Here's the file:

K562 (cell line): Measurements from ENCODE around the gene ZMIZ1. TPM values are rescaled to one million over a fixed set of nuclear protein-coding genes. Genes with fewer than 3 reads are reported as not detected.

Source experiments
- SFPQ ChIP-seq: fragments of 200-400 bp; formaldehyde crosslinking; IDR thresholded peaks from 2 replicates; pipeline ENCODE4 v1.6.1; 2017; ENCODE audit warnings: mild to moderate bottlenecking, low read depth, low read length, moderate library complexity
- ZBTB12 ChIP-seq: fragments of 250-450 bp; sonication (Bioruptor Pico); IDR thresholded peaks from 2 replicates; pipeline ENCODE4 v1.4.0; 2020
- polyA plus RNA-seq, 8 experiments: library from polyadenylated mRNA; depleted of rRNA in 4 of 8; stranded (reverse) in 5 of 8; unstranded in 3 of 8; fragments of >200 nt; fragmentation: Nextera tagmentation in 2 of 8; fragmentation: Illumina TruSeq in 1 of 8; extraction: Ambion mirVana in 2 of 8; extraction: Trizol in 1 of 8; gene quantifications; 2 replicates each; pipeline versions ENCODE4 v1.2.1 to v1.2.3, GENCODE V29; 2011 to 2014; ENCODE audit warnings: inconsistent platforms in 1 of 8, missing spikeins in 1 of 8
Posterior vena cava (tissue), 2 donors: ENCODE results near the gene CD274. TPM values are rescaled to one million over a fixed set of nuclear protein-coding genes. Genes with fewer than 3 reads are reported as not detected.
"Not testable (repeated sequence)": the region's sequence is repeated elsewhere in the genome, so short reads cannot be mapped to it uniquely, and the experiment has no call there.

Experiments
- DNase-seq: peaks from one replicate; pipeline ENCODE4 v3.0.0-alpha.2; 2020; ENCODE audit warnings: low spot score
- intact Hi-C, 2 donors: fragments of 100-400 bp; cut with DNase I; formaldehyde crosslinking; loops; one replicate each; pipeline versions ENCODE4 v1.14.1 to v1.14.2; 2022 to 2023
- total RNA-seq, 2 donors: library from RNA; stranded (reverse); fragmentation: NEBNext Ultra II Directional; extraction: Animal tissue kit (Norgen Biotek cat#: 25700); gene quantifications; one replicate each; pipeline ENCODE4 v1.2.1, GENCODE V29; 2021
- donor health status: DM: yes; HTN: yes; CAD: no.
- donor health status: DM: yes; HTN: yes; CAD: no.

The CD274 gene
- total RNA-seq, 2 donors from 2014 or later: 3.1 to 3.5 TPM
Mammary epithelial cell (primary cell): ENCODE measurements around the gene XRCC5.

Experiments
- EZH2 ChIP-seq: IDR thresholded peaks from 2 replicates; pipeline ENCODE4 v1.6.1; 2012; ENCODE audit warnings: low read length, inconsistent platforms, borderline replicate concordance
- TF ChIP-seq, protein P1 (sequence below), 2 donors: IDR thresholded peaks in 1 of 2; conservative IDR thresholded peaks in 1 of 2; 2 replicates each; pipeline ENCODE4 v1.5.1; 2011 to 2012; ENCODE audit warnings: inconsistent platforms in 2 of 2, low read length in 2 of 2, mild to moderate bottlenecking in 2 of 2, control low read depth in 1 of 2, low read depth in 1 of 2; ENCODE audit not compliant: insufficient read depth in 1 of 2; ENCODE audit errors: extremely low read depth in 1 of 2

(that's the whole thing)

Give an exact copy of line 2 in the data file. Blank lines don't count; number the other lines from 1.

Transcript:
Source experiments